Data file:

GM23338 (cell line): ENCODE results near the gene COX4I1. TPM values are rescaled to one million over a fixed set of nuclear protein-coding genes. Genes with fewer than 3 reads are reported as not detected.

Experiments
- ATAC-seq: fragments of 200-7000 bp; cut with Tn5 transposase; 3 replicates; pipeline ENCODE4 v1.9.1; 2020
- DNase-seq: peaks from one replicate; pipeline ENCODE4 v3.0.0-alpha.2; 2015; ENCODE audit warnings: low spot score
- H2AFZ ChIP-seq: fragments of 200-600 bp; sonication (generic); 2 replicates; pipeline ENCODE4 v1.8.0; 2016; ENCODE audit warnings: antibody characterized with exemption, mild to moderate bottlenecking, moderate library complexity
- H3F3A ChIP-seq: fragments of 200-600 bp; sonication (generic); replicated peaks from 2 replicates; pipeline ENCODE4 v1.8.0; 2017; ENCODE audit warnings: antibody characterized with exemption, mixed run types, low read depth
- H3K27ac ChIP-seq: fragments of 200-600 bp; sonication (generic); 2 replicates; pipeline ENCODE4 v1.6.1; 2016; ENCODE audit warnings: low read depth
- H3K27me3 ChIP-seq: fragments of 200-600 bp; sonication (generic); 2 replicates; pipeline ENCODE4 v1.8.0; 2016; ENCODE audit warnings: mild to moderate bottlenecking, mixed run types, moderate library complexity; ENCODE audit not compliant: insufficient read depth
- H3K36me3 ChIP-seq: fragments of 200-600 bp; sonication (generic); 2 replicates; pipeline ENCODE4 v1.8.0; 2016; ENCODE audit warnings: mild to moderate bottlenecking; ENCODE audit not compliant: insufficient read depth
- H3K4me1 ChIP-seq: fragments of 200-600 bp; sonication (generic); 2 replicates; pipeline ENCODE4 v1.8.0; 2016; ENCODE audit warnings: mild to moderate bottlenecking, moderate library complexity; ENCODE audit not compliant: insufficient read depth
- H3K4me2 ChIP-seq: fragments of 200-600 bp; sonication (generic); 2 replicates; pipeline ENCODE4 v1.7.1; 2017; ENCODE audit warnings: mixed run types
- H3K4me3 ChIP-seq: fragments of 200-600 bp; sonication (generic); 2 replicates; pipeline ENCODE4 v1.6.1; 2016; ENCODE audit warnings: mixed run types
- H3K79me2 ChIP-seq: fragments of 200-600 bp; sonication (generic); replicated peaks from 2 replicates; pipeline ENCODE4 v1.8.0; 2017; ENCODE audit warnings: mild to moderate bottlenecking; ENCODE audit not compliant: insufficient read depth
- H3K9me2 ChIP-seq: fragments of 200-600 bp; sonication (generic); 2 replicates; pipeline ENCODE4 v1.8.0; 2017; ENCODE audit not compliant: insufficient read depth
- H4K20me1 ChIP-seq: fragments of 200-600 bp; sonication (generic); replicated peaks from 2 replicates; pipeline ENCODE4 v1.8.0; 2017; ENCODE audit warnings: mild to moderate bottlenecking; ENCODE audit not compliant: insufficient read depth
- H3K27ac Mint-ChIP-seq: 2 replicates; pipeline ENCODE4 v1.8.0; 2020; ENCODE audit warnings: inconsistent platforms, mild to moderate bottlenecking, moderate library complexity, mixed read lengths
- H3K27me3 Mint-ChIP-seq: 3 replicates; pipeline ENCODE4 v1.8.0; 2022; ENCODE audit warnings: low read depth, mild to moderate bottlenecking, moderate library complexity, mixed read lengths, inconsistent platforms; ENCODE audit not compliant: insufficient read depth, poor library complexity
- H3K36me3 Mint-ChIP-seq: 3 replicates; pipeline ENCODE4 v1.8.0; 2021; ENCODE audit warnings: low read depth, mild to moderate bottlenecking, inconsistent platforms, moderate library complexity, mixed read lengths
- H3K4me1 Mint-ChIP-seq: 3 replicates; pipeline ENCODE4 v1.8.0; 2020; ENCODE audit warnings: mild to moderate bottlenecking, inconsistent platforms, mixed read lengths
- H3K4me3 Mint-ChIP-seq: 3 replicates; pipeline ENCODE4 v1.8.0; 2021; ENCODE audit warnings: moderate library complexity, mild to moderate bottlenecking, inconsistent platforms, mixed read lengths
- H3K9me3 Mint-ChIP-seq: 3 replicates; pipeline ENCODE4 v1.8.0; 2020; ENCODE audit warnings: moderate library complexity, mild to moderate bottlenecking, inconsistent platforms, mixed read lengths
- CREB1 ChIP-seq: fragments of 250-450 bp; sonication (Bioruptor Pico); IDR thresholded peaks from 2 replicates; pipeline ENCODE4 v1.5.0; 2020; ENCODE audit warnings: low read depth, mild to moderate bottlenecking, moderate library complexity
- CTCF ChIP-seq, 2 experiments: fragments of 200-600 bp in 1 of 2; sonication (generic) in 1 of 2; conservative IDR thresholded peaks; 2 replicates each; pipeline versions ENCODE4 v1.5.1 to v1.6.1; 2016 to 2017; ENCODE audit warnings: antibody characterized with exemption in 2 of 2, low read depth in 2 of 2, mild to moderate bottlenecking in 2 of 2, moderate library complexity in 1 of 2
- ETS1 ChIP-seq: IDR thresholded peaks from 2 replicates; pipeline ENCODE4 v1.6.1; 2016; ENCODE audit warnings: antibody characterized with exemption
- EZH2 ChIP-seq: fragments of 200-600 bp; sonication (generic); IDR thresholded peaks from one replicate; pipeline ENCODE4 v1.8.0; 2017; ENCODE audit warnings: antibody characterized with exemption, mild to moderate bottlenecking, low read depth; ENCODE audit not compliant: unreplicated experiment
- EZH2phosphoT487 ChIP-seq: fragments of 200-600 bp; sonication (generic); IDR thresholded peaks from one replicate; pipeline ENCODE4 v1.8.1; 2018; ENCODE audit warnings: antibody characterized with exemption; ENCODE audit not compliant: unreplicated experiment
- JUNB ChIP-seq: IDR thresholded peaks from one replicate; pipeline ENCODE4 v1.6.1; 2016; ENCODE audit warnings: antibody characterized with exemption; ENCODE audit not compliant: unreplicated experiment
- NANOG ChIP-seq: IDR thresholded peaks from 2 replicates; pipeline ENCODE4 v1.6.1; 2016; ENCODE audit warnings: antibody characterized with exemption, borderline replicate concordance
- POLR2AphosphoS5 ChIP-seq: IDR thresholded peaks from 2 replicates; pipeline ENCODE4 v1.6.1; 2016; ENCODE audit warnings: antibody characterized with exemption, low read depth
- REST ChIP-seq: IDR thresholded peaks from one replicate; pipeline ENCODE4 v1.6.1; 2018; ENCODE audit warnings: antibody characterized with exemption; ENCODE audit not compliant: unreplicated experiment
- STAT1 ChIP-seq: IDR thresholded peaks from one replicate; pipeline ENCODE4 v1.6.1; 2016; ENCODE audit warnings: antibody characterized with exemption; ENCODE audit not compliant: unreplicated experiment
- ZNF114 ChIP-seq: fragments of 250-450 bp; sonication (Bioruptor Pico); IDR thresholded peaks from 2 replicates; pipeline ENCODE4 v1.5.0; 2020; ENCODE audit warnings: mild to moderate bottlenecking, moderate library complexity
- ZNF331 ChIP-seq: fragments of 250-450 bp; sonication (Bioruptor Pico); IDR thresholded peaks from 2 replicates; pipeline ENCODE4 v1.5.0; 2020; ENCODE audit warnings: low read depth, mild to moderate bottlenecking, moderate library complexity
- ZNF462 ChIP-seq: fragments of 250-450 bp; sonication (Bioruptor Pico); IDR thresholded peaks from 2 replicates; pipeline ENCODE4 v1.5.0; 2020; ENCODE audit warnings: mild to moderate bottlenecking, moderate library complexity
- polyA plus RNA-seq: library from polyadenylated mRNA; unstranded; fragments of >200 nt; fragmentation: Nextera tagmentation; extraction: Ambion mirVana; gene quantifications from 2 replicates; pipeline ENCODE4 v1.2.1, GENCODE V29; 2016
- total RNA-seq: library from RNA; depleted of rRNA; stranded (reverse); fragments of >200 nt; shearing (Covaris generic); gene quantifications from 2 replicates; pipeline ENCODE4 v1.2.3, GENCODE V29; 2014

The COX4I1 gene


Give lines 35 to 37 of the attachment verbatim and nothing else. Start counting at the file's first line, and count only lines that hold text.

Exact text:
- polyA plus RNA-seq: library from polyadenylated mRNA; unstranded; fragments of >200 nt; fragmentation: Nextera tagmentation; extraction: Ambion mirVana; gene quantifications from 2 replicates; pipeline ENCODE4 v1.2.1, GENCODE V29; 2016
- total RNA-seq: library from RNA; depleted of rRNA; stranded (reverse); fragments of >200 nt; shearing (Covaris generic); gene quantifications from 2 replicates; pipeline ENCODE4 v1.2.3, GENCODE V29; 2014

The COX4I1 gene